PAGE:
**** ROTATE **** **** ROTATE **** **** ROTATE **** **** ROTATE ****

Find this Story

Print, a form you can hold

Wireless download to your Amazon Kindle

Look for a summary or analysis of this Story.

Enjoy this? Share it!

To The Editor Of The Sun
by [?]

There was a sound, heard in the early hours of a Sunday morning, that used to bother strangers in our town until they got used to it. It started usually along about half past five or six o’clock and it kept up interminably–so it seemed to them–a monotonous, jarring thump-thump, thump-thump that was like the far-off beating of African tomtoms; but at breakfast, when the beaten biscuits came upon the table, throwing off a steamy hot halo of their own goodness, these aliens knew what it was that had roused them, and, unless they were dyspeptics by nature, felt amply recompensed for the lost hours of their beauty sleep.

In these degenerate latter days I believe there is a machine that accomplishes the same purpose noiselessly by a process of rolling and crushing, which no doubt is efficacious; but it seems somehow to take the poetry out of the operation. Old Judge Priest, our circuit judge, and the reigning black deity of his kitchen, Aunt Dilsey Turner, would have naught of it. So long as his digestion survived and her good right arm held out to endure, there would be real beaten biscuits for the judge’s Sunday morning breakfast. And so, having risen with the dawn or a little later, Aunt Dilsey, wielding a maul-headed tool of whittled wood, would pound the dough with rhythmic strokes until it was as plastic as sculptor’s modeling clay and as light as eiderdown, full of tiny hills and hollows, in which small yeasty bubbles rose and spread and burst like foam globules on the flanks of gentle wavelets. Then, with her master hand, she would roll it thin and cut out the small round disks and delicately pink each one with a fork–and then, if you were listening, you could hear the stove door slam like the smacking of an iron lip.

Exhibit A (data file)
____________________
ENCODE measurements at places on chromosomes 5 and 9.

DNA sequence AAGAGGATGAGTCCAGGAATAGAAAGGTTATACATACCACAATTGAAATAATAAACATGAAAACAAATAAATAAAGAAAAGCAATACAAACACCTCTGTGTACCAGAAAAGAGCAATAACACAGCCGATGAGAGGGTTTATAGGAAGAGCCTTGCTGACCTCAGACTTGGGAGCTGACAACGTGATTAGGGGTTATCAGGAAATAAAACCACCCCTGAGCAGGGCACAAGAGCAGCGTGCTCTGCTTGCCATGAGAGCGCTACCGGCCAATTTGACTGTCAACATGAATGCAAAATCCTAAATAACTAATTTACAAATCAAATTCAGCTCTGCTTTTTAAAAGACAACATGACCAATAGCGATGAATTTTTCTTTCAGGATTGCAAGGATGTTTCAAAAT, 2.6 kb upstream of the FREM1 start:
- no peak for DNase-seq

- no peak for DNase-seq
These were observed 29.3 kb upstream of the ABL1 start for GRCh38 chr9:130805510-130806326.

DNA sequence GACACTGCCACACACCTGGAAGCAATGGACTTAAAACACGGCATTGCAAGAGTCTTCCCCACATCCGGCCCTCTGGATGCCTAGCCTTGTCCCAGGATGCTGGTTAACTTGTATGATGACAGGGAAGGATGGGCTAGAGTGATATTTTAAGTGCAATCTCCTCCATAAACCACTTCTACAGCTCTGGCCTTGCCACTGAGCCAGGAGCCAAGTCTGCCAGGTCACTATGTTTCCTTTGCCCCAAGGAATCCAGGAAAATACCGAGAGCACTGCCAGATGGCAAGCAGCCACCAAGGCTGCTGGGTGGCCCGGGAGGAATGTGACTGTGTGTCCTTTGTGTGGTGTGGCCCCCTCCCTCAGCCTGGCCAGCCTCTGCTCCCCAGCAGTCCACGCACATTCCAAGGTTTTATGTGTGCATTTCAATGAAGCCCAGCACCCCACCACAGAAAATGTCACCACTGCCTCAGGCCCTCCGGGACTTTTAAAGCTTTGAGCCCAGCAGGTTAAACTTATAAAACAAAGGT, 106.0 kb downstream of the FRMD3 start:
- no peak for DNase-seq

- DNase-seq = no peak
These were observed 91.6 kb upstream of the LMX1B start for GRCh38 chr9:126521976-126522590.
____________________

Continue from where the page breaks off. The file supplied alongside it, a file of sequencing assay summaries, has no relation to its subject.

On a certain Sunday I have in mind, Judge Priest woke with the first premonitory thud from the kitchen, and he was up and dressed in his white linens and out upon the wide front porch while the summer day was young and unblemished. The sun was not up good yet. It made a red glow, like a barn afire, through the treetops looking eastward. Lie-abed blackbirds were still talking over family matters in the maples that clustered round the house, and in the back yard Judge Priest’s big red rooster hoarsely circulated gossip in regard to a certain little brown hen, first crowing out the news loudly and then listening, with his head on one side, while the rooster in the next yard took it up and repeated it to a rooster living farther down the road, as is the custom among male scandalizers the world over. Upon the lawn the little gossamer hammocks that the grass spiders had seamed together overnight were spangled with dew, so that each out-thrown thread was a glittering rosary and the center of each web a silken, cushioned jewel casket. Likewise each web was outlined in white mist, for the cottonwood trees were shedding down their podded product so thickly that across open spaces the slanting lines of the drifting fiber looked like snow. It would be hot enough after a while, but now the whole world was sweet and fresh and washed clean.

It impressed Judge Priest so. He lowered his bulk into a rustic chair made of hickory withes that gave to his weight, and put his thoughts upon breakfast and the goodness of the day; but presently, as he sat there, he saw something that set a frown between his faded blue eyes.

He saw, coming down Clay Street, upon the opposite side, an old man–a very feeble old man–who was tall and thin and dressed in somber black. The man was lame–he dragged one leg along with the hitching gait of the paralytic. Traveling with painful slowness, he came on until he reached the corner above. Then automatically he turned at right angles and left the narrow wooden sidewalk and crossed the dusty road. He passed Judge Priest’s, looking neither to the right nor the left, and so kept on until he reached the corner below. Still following an invisible path in the deep-furrowed dust, he crossed again to the other side. Just as he got there his halt leg seemed to give out altogether and for a minute or two he stood holding himself up by a fumbling grip upon the slats of a tree box before he went laboriously on, a figure of pain and weakness in the early sunshine that was now beginning to slant across his path and dapple his back with checkerings of shadow and light.